Nov 16, 2013

international marketing: cross cultures model

Let me start this pompous post* on cross cultures worldwide by undermining my credibility: my international marketing experience is not at all THAT international. 

Nevertheless, I'm interested in globalization and worldwide business cultures. Particularly, I was looking to learn about what market approach works depending on the targeted regions or countries.

So I did some reading about the Lewis Cross Culture Model, very interesting tool for international marketing specialists, such as myself. This Model was published in the 90s, but the cultural categories couldn't have changed much since, therefore the recommended behaviours, communication manners and channels remain pretty much the same.

The Lewis model offers a blueprint for cultural analysis and simplifies cultures' categorization. Valid, marketing-applicable conclusions can be drawn from understanding the particularities of each category, as well as recommendations regarding the best way to interact with each typology.

According to Lewis model, there are three main Cultural categories, under which different nations can be grouped:

1st The Linear active: task oriented, data oriented, highly organized, planners (e.g. Germany, Sweden)

2nd The Multi-active: people-oriented, loquacious, dialogue-oriented, interrelators (e.g. Italy, Spain, France, Latin America)

3rd The Reactive: introvert, respect-oriented, listeners. (e.g. Japan, China, Korea, Vietnam). 

Surely, these cultural categories are often intertwined, and other combinations of traits are possible (e.g some reactive traits are also found with Finns, Swedes, British).

What I did was to read about this in order to gain awareness and understand about how's best to act when dealing with each type. And here are my findings:

With the Linear active culture, you need to:
  • be punctual
  • be factual
  • speak in numbers
  • use logical arguments
  • plan thoroughly
  • communicate your agenda
  • allocate equally the conversation space
  • don't interrupt
  • receive direct statements regarding facts
  • point to short term profit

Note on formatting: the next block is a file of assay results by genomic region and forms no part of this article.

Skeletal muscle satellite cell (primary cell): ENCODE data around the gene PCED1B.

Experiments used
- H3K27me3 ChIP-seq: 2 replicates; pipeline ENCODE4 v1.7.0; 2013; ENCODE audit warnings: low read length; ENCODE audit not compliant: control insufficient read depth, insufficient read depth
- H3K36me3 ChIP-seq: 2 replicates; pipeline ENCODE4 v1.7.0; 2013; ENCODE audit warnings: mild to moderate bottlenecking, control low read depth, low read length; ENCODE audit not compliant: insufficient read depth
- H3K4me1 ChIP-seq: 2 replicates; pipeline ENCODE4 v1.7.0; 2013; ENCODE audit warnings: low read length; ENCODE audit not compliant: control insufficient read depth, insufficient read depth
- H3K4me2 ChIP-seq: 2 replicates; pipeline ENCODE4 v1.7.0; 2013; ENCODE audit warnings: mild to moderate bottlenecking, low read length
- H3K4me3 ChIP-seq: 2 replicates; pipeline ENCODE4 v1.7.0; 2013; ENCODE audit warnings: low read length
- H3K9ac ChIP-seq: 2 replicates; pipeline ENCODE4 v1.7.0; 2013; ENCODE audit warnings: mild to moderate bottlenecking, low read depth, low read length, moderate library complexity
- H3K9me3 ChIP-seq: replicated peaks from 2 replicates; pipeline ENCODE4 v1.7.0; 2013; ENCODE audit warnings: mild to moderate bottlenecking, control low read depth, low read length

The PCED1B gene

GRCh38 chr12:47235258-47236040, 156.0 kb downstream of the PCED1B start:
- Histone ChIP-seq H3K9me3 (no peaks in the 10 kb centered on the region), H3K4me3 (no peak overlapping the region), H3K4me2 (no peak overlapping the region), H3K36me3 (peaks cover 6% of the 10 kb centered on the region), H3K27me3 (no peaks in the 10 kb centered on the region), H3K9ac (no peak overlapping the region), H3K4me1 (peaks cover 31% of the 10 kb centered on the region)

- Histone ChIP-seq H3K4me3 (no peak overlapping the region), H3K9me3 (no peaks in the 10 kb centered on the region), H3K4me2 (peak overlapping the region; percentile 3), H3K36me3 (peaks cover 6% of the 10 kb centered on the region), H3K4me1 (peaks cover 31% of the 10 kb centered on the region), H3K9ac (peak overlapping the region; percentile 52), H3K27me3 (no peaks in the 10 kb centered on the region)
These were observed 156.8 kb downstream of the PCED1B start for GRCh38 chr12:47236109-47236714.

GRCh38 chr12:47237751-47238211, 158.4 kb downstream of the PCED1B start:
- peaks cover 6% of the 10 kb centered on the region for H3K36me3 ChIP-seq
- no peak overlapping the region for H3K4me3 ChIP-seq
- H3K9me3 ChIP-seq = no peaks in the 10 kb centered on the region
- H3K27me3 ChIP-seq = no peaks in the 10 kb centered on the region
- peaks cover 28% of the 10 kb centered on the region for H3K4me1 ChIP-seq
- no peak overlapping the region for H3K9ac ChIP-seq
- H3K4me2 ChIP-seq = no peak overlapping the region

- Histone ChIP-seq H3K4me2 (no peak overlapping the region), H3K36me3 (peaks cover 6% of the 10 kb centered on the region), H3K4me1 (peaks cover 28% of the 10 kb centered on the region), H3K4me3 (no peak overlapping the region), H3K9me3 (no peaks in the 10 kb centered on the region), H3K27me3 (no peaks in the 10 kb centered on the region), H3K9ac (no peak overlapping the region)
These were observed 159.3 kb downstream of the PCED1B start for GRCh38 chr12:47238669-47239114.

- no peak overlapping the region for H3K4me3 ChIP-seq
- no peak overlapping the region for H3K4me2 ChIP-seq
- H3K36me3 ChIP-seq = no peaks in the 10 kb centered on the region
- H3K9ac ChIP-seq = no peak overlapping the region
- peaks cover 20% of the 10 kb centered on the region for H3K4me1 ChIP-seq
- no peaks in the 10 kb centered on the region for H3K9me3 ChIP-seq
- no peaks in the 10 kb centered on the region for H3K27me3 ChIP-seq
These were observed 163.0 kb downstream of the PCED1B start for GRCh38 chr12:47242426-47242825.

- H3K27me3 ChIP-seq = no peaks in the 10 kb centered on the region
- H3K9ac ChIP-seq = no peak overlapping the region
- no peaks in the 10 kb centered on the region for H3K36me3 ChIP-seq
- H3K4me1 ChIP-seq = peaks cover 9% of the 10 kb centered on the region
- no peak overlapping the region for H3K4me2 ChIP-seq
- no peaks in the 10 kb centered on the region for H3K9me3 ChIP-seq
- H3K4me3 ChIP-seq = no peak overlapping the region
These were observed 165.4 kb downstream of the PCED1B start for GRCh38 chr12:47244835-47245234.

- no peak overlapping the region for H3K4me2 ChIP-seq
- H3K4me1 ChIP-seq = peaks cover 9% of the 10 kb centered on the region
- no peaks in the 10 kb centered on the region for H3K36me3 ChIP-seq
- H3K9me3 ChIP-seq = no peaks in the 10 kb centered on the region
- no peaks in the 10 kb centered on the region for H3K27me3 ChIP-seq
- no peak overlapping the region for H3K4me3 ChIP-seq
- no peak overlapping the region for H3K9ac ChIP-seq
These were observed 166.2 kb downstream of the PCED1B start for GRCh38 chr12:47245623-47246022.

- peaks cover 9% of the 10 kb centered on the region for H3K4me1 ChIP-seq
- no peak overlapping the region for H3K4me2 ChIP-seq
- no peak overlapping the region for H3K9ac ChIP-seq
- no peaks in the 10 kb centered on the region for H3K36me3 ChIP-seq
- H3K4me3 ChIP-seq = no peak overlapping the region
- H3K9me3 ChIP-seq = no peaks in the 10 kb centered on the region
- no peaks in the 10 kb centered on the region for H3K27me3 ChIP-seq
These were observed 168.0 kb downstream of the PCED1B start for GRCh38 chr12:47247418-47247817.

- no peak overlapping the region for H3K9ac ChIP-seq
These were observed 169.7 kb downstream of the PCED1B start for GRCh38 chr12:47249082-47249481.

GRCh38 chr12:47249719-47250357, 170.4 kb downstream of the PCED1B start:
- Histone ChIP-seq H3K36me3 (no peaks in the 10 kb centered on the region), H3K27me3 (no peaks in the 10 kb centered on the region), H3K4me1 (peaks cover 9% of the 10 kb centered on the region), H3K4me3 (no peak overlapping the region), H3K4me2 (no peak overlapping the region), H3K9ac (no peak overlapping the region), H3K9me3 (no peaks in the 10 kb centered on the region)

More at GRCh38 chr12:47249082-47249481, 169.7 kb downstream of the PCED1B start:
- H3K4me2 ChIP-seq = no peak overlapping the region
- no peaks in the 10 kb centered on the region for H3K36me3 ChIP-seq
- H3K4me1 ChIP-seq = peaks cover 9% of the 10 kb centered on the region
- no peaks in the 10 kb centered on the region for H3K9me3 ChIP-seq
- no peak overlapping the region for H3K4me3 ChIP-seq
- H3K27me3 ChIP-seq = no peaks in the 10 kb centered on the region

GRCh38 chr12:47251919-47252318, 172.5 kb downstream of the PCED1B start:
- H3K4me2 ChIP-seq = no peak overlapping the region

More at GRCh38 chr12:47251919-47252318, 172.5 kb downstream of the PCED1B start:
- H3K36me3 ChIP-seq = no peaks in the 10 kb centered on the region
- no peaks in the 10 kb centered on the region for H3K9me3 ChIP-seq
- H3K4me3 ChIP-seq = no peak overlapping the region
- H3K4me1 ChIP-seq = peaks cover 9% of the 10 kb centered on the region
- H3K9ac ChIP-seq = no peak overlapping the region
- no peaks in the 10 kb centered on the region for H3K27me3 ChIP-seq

• follow rules
  • respect your part of the deal
  • focus on the rationale rather than on feelings
  • take your commitments seriously
  • communicate effectively in writing.

With the Multi-active culture, you need to:
  • be flexible
  • make room for emotional display
  • focus their multitasking attention
  • speak on feelings more than on facts
  • listen to opinions rather than figures
  • have a people-oriented approach
  • interrupt, be interrupted and keep up with the overlapping conversation
  • listen to various excuses
  • embrace an uncertain truth
  • notice bending of rules / stipulations
  • expect to hear more than they intended to reveal
  • take your commitments as generic guidelines
  • expect slow communication in writing, due to preference for spoken message.

With the Reactive culture, you need to:
  • be careful with your actions
  • be patient in getting a response
  • wait for your turn in the conversation
  • respect the other party timing in addressing things
  • be polite and restrained
  • be a good networker and cultivate connections
  • make compromise for the relationship's sake
  • use diplomacy and avoid confrontations
  • cover the ethical, correctness and harmony aspects
  • demonstrate long-term gains
  • revisit and re-arrange your commitments when needed
  • use face-to-face communication rather than written approach
  • expect delays in reactions due to lateral clearances.

*Post based on "Cross Culture: The Lewis Model" by Richard Lewis Communication, published in 1990, Revised Edition 2000.

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